Greenland is an autonomous constituent country within the Danish Realm between the Arctic and Atlantic Oceans, east of the Canadian Arctic Archipelago. Though physiographically a part of the continent of North America, Greenland has been politically and culturally associated with Europe for more than a millennium. The majority of its residents are Inuit, whose ancestors began migrating from the Canadian mainland in the 13th century, Greenland is the worlds largest island. Three-quarters of Greenland is covered by the permanent ice sheet outside Antarctica. With a population of about 56,480, it is the least densely populated country in the world, the Arctic Umiaq Line ferry acts as a lifeline for western Greenland, connecting the various cities and settlements. Greenland has been inhabited off and on for at least the last 4,500 years by Arctic peoples whose forebears migrated there from what is now Canada, Norsemen settled the uninhabited southern part of Greenland beginning in the 10th century, and Inuit peoples arrived in the 13th century.
The Norse colonies disappeared in the late 15th century, soon after their demise, beginning in 1499, the Portuguese briefly explored and claimed the island, naming it Terra do Lavrador. In the early 18th century, Scandinavian explorers reached Greenland again, to strengthen trading and power, Denmark-Norway affirmed sovereignty over the island. Greenland was settled by Vikings more than a thousand years ago, Vikings set sail from Greenland and Iceland, discovering North America nearly 500 years before Columbus reached Caribbean islands. Though under continuous influence of Norway and Norwegians, Greenland was not formally under the Norwegian crown until 1262, the Kingdom of Norway was extensive and a military power until the mid-14th century. Thus, the two kingdoms resources were directed at creating Copenhagen, Norway became the weaker part and lost sovereignty over Greenland in 1814 when the union was dissolved. Greenland became a Danish colony in 1814, and was made a part of the Danish Realm in 1953 under the Constitution of Denmark, in 1973, Greenland joined the European Economic Community with Denmark.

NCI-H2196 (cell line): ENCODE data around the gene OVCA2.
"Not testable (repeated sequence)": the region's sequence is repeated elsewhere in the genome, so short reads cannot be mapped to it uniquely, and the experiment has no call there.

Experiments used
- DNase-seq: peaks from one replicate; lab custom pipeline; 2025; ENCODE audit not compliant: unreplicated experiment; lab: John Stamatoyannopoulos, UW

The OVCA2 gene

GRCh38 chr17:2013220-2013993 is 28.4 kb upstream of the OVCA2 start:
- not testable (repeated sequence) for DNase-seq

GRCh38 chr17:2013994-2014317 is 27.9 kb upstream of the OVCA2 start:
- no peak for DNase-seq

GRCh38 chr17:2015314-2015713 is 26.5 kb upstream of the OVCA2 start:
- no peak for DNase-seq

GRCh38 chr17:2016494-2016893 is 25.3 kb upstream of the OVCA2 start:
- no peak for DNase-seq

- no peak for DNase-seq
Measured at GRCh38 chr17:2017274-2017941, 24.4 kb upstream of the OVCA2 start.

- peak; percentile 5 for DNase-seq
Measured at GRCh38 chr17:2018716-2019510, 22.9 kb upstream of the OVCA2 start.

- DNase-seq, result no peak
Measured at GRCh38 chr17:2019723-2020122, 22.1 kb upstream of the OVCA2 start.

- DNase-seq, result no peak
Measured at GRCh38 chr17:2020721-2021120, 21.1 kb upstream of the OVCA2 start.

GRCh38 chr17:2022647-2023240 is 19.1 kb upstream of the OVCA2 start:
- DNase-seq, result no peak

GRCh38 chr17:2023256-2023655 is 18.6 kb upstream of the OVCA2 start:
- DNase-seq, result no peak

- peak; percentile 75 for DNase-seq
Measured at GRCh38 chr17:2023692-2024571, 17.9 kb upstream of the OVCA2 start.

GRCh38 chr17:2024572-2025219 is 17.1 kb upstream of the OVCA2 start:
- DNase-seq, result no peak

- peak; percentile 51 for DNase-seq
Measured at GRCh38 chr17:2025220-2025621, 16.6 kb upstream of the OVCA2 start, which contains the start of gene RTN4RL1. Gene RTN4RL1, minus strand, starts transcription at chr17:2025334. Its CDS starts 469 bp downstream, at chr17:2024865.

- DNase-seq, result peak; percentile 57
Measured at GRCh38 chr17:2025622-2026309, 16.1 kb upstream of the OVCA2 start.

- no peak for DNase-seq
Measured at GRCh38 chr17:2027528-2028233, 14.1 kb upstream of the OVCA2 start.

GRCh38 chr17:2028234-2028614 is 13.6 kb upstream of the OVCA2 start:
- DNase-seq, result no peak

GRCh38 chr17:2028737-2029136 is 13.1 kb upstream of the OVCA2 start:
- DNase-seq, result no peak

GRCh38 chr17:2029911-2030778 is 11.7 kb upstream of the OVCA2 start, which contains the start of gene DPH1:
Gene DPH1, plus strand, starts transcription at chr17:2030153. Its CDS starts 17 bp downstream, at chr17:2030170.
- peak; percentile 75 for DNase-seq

However, in a referendum in 1982, a majority of the population voted for Greenland to withdraw from the EEC which was effected in 1985, Greenland contains the worlds largest and most northernly national park, Northeast Greenland National Park. Greenland is divided into four municipalities - Sermersooq, Qaasuitsup and it retains control of monetary policy, providing an initial annual subsidy of DKK3.4 billion, which is planned to diminish gradually over time. Greenland expects to grow its economy based on increased income from the extraction of natural resources, the capital, held the 2016 Arctic Winter Games. At 70%, Greenland has one of the highest shares of renewable energy in the world, the early Viking settlers named the island as Greenland. In the Icelandic sagas, the Norwegian-born Icelander Erik the Red was said to be exiled from Iceland for manslaughter, along with his extended family and his thralls, he set out in ships to explore an icy land known to lie to the northwest. After finding an area and settling there, he named it Grœnland